Does fintech today play offensively or defensively?

On Equity this week, I spoke with Alex and Mary Ann about the state of fintech. It was inspired in part by Ramp’s expansion into travel and Pipe’s acquisition of an, er, entertainment company (?!).

Here’s why it’s important: In addition to continuing the conversation that fintech is going full-stack, we’ve gone over our biggest questions about fintech’s maturation right now. For example, if all fintechs become the same company over time, how do you differentiate yourself when initially fighting for the same user cohort? The market made the conversation even more relevant, as price revisions in the public market could be a trigger for fintechs to pursue more proven revenue streams.

So what, SoFi?

Multi Colored Bling Bling Dollar Sign Shape Bokeh Background On Dark Background, Finance Concept.

Image Credit: MirageC/Getty Images

Homebrew goes self-financed

Homebrew has a new cup of tea (or coffee, or beer, or drink of your choice). The venture capital firm is moving away from its strict germ-stage roots—and its traditional corporate structure—towards a more stage-agnostic evergreen model funded solely by Homebrew’s general partners Satya Patel and Hunter Walk.

Here’s why it matters: Homebrew’s pivot takes place at a pivotal market moment for tech startups. Public technology stocks are being hammered regardless of the sector. And while early stage private start-ups appear to be largely unscathed, due to venture capital inflows, later stage companies are currently in a more difficult position.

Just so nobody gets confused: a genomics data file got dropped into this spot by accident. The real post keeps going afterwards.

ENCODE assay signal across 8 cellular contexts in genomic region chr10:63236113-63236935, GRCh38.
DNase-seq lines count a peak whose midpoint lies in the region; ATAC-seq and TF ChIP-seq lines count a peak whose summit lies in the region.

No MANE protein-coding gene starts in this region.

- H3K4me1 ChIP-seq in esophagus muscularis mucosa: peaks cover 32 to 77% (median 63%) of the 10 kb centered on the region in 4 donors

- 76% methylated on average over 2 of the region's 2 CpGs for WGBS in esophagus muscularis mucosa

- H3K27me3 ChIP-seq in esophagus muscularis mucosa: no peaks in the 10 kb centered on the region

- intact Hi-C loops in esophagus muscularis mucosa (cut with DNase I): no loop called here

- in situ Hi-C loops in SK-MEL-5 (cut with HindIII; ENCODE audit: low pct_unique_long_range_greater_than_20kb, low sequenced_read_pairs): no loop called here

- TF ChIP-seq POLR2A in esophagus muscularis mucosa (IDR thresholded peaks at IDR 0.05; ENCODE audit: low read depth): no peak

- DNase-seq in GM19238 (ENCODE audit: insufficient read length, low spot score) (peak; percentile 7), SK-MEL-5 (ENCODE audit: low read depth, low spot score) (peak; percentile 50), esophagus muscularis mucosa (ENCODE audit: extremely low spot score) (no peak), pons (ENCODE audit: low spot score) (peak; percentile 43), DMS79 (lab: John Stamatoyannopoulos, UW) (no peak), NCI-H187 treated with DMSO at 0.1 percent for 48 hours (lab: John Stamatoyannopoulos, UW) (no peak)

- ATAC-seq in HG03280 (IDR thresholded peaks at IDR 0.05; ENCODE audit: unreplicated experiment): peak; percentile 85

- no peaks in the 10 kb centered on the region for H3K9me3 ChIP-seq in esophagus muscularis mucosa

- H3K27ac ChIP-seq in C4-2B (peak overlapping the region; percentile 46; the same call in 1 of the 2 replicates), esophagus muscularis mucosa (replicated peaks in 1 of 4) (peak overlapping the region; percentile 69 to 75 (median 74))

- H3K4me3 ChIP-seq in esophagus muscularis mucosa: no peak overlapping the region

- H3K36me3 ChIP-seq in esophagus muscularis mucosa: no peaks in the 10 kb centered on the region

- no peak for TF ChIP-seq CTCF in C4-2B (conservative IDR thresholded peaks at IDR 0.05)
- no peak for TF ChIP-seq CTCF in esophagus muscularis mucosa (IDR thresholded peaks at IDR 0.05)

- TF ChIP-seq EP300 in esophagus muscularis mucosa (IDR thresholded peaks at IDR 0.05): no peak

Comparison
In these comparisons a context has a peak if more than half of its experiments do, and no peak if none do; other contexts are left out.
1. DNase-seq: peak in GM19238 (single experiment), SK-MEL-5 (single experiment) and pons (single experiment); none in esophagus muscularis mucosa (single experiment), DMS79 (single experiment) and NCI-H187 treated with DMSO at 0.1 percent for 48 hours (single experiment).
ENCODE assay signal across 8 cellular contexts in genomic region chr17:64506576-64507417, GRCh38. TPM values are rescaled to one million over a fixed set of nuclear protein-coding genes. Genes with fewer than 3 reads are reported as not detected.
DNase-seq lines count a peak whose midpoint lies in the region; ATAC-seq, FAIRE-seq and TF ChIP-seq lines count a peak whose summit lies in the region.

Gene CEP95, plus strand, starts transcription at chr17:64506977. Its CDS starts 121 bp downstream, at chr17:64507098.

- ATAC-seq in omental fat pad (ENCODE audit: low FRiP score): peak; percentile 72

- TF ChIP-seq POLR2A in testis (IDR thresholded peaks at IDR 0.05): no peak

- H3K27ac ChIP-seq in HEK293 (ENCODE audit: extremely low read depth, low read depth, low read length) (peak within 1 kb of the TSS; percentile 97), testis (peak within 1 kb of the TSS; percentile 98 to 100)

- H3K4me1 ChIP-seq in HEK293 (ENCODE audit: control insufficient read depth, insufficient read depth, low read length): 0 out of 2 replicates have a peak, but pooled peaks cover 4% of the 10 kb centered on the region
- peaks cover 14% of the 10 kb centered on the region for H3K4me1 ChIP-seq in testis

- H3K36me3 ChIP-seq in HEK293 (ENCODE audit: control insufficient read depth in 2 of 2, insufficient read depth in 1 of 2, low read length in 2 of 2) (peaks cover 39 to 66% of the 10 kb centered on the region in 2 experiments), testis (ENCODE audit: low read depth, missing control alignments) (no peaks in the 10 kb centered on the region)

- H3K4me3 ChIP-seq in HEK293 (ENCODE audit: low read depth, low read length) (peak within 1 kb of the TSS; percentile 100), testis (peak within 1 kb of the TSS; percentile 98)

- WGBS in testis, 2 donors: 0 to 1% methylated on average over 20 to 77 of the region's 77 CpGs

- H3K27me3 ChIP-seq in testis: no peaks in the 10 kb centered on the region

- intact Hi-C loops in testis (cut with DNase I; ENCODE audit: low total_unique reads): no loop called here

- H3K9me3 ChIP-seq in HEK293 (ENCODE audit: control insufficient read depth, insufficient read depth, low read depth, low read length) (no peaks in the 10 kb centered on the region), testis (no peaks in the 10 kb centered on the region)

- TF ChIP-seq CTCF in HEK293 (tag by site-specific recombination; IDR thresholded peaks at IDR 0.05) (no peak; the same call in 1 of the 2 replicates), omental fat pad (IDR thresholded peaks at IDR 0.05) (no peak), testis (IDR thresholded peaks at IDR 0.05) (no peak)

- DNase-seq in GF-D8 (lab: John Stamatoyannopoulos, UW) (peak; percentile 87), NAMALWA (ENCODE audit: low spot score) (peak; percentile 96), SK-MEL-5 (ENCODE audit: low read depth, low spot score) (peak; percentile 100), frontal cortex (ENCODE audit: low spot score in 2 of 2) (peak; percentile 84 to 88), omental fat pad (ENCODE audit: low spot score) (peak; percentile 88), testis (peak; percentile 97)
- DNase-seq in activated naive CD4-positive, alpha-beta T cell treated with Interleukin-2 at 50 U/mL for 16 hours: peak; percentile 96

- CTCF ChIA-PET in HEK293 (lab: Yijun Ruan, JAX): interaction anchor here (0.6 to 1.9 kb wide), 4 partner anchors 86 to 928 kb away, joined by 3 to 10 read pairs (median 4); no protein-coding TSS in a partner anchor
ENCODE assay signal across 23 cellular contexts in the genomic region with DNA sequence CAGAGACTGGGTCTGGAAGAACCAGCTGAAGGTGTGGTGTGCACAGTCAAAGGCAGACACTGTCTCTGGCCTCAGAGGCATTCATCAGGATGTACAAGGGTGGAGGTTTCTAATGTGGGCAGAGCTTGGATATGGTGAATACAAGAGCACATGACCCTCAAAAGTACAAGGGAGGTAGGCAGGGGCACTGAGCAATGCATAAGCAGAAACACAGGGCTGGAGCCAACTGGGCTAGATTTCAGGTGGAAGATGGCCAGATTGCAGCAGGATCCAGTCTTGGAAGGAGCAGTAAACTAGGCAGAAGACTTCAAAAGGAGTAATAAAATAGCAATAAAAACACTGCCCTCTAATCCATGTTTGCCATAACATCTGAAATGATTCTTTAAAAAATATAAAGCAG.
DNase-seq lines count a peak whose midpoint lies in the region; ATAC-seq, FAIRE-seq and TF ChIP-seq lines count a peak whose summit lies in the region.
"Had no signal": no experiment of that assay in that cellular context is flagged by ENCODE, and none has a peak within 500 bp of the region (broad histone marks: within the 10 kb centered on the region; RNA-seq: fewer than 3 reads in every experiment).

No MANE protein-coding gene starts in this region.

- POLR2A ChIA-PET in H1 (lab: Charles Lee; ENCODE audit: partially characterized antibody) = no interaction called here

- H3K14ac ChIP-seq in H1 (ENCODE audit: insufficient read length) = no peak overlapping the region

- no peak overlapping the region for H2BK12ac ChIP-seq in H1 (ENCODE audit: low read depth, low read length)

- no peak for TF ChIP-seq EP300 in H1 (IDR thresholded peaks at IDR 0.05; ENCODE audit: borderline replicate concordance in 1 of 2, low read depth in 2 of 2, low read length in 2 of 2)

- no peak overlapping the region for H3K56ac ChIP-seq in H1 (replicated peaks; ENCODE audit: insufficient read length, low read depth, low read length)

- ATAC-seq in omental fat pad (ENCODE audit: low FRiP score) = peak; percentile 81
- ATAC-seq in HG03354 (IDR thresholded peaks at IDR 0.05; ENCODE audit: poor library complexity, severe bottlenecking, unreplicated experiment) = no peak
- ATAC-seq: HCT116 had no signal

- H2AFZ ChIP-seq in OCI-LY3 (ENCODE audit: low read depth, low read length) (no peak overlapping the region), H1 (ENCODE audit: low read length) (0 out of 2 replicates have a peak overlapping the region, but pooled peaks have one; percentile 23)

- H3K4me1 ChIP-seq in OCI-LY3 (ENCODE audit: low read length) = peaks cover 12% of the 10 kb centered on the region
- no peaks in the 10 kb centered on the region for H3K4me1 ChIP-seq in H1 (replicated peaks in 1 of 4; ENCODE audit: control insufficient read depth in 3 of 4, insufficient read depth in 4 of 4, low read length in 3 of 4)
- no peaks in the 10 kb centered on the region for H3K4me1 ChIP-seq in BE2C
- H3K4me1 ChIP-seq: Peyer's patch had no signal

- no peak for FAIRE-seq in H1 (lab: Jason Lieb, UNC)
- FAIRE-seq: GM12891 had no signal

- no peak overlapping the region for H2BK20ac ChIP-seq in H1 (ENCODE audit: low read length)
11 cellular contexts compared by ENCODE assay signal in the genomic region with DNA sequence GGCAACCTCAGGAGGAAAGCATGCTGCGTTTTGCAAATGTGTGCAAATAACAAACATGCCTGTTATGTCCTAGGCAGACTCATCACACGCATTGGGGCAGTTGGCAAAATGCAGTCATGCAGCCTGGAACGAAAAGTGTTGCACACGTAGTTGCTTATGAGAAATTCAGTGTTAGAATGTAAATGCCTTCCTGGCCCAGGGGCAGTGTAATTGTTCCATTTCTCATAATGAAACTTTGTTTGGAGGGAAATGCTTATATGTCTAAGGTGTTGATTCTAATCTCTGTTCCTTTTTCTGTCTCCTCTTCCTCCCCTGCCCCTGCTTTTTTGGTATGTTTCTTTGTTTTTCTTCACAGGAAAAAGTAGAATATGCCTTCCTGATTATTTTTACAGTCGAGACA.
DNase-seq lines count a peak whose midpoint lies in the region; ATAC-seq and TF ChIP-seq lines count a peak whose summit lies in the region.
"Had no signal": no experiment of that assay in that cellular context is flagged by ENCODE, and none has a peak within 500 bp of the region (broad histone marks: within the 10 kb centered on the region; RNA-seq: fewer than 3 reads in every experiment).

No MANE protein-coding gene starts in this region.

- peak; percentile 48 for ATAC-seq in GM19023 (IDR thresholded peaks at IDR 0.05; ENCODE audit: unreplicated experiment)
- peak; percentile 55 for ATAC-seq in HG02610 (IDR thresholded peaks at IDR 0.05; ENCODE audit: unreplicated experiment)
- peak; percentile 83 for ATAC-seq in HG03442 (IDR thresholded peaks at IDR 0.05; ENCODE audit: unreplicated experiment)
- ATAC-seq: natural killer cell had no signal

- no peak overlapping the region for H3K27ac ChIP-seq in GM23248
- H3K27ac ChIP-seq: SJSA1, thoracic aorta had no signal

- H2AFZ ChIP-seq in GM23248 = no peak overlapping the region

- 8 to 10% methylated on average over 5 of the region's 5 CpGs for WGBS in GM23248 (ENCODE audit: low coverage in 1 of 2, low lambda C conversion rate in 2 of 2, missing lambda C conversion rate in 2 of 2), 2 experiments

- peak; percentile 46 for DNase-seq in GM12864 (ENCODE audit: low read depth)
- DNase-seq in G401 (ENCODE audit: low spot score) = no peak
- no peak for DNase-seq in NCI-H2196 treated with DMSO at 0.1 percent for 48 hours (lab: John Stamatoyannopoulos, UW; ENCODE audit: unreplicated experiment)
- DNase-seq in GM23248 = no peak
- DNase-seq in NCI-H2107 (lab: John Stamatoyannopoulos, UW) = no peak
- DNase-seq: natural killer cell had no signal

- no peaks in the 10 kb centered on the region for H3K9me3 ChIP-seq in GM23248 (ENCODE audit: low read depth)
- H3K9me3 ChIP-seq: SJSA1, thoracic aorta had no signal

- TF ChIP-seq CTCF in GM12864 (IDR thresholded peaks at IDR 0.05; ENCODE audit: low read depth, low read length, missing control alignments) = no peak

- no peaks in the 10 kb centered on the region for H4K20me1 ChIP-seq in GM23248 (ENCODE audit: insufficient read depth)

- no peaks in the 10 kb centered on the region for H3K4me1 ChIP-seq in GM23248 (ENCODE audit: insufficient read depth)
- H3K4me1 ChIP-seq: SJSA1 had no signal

The move is also notable in a market where raising ever-larger (and larger) funds has become routine. Of course, the eternal challenge of raising more capital is that an investor has more pressure to achieve those results. You may have been able to deliver results at a 5x rate on a $15 million fund, but can you still achieve entrepreneurial goals if you ask them to support a $150 million fund? What about $1.5 billion?

Returns on returns:

Image Credits: Cometeer

during the week

We will meet in person! Soon! Techcrunch Early Stage 2022 is April 14, aka around the corner, and it’s in San Francisco. Join us for a one day founding stop with GV’s Terri Burns, Greylock’s Glen Evans and Felicis’ Aydin Senkut. The TC team has gone out of their way to come back in person, so don’t be surprised if the panels are a little spicier than usual.

Here is the full agenda and buy your launch tickets here.

Also follow our latest producer for Equity: Maggie Stamets!

Seen on TechCrunch

Putting the autonomous cart for the robot horse

YC-backed Blocknom aims to become the ‘Coinbase Earn of Southeast Asia’

Snowflake Acquires Streamlit For $800 Million To Help Customers Build Data-Based Apps

Carl Pei’s Nothing works on a smartphone

Seen on TechCrunch+

After 2 rejected deals, Zendesk is considering next steps

Companies are struggling to join the enterprise game

Raquel Urtasun from Waabi on the importance of distinguishing your startup

How wrong were those SPAC projections?

What US startup founders need to know about the R&D tax credit

Until next time,


This post Welcome to the so-subtle pivot season – TechCrunch was original published at “https://techcrunch.com/2022/03/05/early-stage-startups-pivot-season/”